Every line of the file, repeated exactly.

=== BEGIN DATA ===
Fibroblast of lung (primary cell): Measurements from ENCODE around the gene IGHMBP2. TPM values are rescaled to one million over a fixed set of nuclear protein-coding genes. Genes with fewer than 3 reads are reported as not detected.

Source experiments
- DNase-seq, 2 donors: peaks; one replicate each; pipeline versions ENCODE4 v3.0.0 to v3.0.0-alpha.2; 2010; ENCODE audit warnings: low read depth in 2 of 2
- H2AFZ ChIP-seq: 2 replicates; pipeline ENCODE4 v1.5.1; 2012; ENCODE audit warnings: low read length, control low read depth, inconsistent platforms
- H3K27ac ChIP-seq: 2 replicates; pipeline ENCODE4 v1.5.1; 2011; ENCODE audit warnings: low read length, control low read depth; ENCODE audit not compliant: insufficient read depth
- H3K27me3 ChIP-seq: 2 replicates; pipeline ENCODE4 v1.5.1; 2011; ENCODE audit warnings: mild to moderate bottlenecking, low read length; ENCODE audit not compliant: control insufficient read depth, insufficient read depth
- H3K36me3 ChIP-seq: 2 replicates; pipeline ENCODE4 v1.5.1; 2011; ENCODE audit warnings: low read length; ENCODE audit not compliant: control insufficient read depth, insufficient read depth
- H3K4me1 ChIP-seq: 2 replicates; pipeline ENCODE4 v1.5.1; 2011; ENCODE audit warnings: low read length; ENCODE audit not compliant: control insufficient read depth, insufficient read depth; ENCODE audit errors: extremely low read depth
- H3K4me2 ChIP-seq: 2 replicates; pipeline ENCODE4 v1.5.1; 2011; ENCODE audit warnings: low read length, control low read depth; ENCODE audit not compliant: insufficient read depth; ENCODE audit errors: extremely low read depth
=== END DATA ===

Fibroblast of lung (primary cell): Measurements from ENCODE around the gene IGHMBP2. TPM values are rescaled to one million over a fixed set of nuclear protein-coding genes. Genes with fewer than 3 reads are reported as not detected.

Source experiments
- DNase-seq, 2 donors: peaks; one replicate each; pipeline versions ENCODE4 v3.0.0 to v3.0.0-alpha.2; 2010; ENCODE audit warnings: low read depth in 2 of 2
- H2AFZ ChIP-seq: 2 replicates; pipeline ENCODE4 v1.5.1; 2012; ENCODE audit warnings: low read length, control low read depth, inconsistent platforms
- H3K27ac ChIP-seq: 2 replicates; pipeline ENCODE4 v1.5.1; 2011; ENCODE audit warnings: low read length, control low read depth; ENCODE audit not compliant: insufficient read depth
- H3K27me3 ChIP-seq: 2 replicates; pipeline ENCODE4 v1.5.1; 2011; ENCODE audit warnings: mild to moderate bottlenecking, low read length; ENCODE audit not compliant: control insufficient read depth, insufficient read depth
- H3K36me3 ChIP-seq: 2 replicates; pipeline ENCODE4 v1.5.1; 2011; ENCODE audit warnings: low read length; ENCODE audit not compliant: control insufficient read depth, insufficient read depth
- H3K4me1 ChIP-seq: 2 replicates; pipeline ENCODE4 v1.5.1; 2011; ENCODE audit warnings: low read length; ENCODE audit not compliant: control insufficient read depth, insufficient read depth; ENCODE audit errors: extremely low read depth
- H3K4me2 ChIP-seq: 2 replicates; pipeline ENCODE4 v1.5.1; 2011; ENCODE audit warnings: low read length, control low read depth; ENCODE audit not compliant: insufficient read depth; ENCODE audit errors: extremely low read depth